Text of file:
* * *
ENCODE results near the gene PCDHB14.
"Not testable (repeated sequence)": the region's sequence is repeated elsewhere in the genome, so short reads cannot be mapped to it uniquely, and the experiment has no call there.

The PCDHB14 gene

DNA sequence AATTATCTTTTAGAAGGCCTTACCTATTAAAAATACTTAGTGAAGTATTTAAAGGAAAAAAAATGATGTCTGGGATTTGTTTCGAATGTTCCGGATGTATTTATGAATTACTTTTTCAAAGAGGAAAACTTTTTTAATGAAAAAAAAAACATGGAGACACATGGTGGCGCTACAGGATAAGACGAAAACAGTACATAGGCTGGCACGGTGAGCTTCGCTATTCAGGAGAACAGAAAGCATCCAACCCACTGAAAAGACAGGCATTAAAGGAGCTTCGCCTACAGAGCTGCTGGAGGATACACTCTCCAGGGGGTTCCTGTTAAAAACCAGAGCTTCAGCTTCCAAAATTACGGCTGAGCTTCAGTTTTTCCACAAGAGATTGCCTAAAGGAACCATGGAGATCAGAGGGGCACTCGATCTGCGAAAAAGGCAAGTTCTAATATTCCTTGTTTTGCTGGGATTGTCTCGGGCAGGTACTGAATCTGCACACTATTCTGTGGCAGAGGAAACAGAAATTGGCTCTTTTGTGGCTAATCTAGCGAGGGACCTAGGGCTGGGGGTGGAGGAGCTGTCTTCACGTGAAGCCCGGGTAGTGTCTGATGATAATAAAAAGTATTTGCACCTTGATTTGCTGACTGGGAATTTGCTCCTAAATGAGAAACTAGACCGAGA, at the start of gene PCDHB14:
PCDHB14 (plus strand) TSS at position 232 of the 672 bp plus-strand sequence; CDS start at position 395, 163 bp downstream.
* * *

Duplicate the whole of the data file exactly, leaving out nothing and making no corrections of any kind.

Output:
ENCODE results near the gene PCDHB14.
"Not testable (repeated sequence)": the region's sequence is repeated elsewhere in the genome, so short reads cannot be mapped to it uniquely, and the experiment has no call there.

The PCDHB14 gene

DNA sequence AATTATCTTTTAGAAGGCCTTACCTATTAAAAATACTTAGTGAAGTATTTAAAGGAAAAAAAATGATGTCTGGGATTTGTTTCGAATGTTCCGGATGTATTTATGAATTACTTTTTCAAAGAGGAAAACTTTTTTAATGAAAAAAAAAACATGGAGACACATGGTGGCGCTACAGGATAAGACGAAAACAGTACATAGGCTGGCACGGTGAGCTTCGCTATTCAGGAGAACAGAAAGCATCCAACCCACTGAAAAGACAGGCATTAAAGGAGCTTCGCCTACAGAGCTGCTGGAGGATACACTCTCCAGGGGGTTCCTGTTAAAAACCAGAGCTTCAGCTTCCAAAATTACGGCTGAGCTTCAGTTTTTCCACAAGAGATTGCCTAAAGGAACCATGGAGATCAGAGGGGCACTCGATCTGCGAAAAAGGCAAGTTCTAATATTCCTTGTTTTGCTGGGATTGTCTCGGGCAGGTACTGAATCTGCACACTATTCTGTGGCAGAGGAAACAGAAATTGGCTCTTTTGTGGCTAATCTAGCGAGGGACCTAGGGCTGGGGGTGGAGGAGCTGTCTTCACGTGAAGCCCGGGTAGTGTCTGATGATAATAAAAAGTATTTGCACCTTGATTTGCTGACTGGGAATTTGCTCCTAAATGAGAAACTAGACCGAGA, at the start of gene PCDHB14:
PCDHB14 (plus strand) TSS at position 232 of the 672 bp plus-strand sequence; CDS start at position 395, 163 bp downstream.